Any organization that has deployed a business application has experienced the joy of procuring database licenses. Most database software licensing models are based on the quantity and type of compute processing cores in the underlying database server-the more cores in the processor and the more processors in the server box, the higher the cost of the database software license. Depending on the application and the business's expectations, the tolerance threshold for performance can vary. This is typically considered during the design and testing phases of an application deployment lifecycle.
Once the application goes into production and data accumulates in key areas supporting mission critical business processes, performance starts to take a hit. Performance tuning is an art, requiring the skill and experience of the highly-coveted and -paid performance database administrator (DBA)-an employee who has been, incidentally, identified by industry research as being problematic to retain. That performance guru will add database indexes, rearrange queries, or add additional database objects solely targeted at improving application performance. At some point, performance tuning will only get you so far and returns will start to diminish. DBAs will request more processing power to meet service level agreements (SLAs); more processing power turns into more database licenses not only in production but for every copy of the data. When data is copied to a data warehouse for reporting, to a test or development environment for product support activities, or to a disaster recovery site and there is a corresponding performance expectation for that environment, the production server upgrade now turns into several server upgrades-each with a corresponding increase in database license upgrades.
In many cases, data volumes are growing astronomically, requiring next-generation analytical platforms-more fondly referred to as 'Big Data' systems-to keep up with the quest for knowledge. While these database systems offer an incredible opportunity to change the way organizations find value in their information assets, they too have an incremental cost associated with the size and volume of data.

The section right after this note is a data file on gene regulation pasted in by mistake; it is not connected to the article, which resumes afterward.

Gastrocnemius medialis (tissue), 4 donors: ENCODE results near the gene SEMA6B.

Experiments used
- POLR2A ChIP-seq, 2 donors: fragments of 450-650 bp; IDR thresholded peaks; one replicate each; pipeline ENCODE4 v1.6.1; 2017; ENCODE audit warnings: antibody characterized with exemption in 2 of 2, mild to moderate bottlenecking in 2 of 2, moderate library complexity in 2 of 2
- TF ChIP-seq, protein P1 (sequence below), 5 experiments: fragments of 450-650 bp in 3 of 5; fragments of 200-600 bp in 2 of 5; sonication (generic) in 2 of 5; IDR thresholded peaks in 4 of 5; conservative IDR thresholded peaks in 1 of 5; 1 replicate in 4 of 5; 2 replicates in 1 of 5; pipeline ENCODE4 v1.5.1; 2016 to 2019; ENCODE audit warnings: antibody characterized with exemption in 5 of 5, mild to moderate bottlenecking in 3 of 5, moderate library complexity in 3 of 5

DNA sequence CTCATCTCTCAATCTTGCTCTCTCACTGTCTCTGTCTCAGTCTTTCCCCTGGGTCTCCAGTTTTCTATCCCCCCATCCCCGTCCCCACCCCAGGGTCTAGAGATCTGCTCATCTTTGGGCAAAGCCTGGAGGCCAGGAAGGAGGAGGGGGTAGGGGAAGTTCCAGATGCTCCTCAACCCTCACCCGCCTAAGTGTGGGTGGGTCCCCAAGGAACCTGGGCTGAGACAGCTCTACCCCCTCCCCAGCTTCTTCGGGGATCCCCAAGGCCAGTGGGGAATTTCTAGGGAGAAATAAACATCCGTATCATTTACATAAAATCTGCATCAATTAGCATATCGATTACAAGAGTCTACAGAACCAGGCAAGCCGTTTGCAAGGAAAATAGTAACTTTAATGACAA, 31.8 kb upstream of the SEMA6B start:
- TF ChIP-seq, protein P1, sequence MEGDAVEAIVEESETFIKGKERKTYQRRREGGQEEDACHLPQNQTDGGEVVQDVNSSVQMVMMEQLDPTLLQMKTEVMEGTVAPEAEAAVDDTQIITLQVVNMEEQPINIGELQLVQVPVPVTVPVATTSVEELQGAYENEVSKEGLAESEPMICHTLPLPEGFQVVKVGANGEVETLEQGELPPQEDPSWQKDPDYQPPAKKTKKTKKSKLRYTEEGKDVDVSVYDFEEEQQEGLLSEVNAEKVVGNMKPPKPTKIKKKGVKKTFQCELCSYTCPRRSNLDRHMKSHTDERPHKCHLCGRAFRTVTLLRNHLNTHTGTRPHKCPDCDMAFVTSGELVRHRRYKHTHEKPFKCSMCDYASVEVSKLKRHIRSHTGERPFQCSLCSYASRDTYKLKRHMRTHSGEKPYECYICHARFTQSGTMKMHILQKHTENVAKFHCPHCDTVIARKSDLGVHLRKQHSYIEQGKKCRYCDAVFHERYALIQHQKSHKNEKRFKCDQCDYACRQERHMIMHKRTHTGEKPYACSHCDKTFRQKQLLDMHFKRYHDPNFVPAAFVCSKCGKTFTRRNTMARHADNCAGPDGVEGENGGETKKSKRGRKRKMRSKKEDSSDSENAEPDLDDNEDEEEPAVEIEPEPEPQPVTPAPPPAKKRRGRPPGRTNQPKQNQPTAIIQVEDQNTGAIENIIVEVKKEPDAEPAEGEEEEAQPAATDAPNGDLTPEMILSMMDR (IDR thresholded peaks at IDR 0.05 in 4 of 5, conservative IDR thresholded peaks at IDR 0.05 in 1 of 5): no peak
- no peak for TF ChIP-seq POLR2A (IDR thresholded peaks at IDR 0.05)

The fact that database volume and its corresponding costs are growing exponentially is not the big insight. Anyone working in IT gets this. What is revealing is that the vast majority of the data in these systems is dormant. In fact, industry analysts estimate that as much as 80 percent of the data in these systems is dormant. These are closed transactions and infrequently queried data that often are only retained for compliance purposes. If you knew you could keep all this data online, reduce its size 90+ percent, eliminate growth in your databases licenses, and still be able to restore, manage retention, or directly report on the data, why wouldn't you? Why keep this dormant data inside your most expensive applications, riding on your most expensive infrastructure, being maintained by your most expensive personnel? Stop the madness. By taking a good hard look at who is accessing what data over time, there is a good chance that after some inflection point, data is rarely accessed-if it is accessed at all. So why keep buying database licenses for data that doesn't justify the need?